With cull cow markets below average this fall, South Dakota State University (SDSU) Extension Livestock Business Management Field Specialist, Heather Gessner, shares resources and considerations cattle producers should review when deciding when to market cull cows.
“The 2018 slaughter cow market has been impacted by the large supply of beef in storage and an increase in cow slaughter volume compared to 2017,” said Gessner, pointing to the South Dakota 2018 slaughter cow prices, which are at or below 2017’s average monthly prices (Figure 1).
The Livestock Marketing Information Center 2018 average through September for Breaker grade cows was $65.05. “This is 4.3 percent lower than 2017,” Gessner said.
If a producer plans to hold cull cows until markets improve, Gessner reminds them to pencil out what the cost of holding the culls will be, so they can make the most informed decision.
“Also, not every cull cow should be held and placed on feed for a later sale date,” Gessner warned.
She outlined the characteristics of cows that should not be held. They include the following:
• Good body scores—Cows in a body condition score (BCS) of 5 or more. Cows already in good condition, will not gain additional pounds in an efficient manner and may end up cutting into profits. One reason to keep the cow on feed is to increase the BCS thus increasing muscle mass, the fat cover and total pounds available for sale.
• Unsound or injured—Cows that are unsound or injured should be sold direct to a packer. Animals must be ambulatory and a direct sale reduces further injury. If a cow has been treated with any antibiotics, ensure all withdrawal periods have been reached prior to any sales.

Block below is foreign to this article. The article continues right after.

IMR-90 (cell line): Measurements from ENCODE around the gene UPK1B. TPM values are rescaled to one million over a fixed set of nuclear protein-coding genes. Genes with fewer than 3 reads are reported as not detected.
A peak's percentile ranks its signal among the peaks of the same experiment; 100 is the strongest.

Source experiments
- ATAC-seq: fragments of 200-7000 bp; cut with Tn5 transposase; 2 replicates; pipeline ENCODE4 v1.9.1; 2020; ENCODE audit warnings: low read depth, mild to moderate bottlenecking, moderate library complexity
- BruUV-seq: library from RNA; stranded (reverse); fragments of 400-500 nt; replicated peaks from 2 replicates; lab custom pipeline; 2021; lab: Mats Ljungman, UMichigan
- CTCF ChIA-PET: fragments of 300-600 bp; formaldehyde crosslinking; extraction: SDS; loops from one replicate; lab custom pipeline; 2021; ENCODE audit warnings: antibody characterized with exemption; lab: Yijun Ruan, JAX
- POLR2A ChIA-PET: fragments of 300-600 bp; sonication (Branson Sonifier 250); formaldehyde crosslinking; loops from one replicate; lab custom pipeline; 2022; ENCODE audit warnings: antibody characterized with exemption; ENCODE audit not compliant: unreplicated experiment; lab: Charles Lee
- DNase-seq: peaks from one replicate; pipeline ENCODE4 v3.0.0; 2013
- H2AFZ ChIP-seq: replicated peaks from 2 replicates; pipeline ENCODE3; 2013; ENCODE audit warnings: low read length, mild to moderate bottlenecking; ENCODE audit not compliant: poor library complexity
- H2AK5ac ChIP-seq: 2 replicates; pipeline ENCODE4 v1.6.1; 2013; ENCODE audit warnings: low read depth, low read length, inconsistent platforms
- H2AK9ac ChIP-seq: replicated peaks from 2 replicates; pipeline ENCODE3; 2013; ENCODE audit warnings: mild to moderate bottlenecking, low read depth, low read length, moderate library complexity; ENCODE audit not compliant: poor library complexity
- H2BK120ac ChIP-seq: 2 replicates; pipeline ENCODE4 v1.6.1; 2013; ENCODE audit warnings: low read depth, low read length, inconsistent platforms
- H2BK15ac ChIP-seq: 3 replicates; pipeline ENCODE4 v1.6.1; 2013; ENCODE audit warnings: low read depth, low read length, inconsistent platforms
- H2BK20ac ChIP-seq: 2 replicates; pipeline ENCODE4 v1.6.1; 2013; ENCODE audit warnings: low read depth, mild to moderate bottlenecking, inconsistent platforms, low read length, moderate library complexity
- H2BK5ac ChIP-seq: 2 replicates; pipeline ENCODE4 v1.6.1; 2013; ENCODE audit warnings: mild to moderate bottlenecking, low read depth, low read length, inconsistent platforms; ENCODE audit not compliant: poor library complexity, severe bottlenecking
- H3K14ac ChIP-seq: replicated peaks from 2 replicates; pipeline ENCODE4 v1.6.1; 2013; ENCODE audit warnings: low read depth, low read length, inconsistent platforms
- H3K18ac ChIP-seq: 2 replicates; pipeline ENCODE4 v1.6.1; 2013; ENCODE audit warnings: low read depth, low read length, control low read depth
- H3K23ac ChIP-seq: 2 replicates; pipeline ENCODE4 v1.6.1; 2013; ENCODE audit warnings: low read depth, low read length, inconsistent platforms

• Sick or unhealthy—These cows offer a whole set of management challenges to the operation. Unhealthy cows may not gain efficiently and thus may not improve the profitability of the operation through feeding. However, cows that have received medication with any antibiotics need to be monitored to ensure they are not sold before withdrawal periods are reached.
Feed cost options
Once producers accurately identify cows that have the ability to gain weight and potential to return a profit, Gessner said there are many feeding options for cull cows.
“As corn fields are harvested, grazing aftermath acres becomes one of the available options. Depending on the weather, cows may be able to graze these acres until the desired market date for limited feed cost and labor requirements,” she said.
Cows can also be placed in a feedlot system and receive a balanced ration designed to maximize average daily gain and encourage the development of white fat.
“Cows placed in a feeding system will take more bunk space than other cattle, so ensure adequate bunk space is available for this option,” Gessner said.
Table 1 compares three options available to producers.
If cattle producers have questions, Gessner can be contacted at Heather.Gessner@sdstate.edu, or they can contact another member of the SDSU Extension team or their own local Extension team.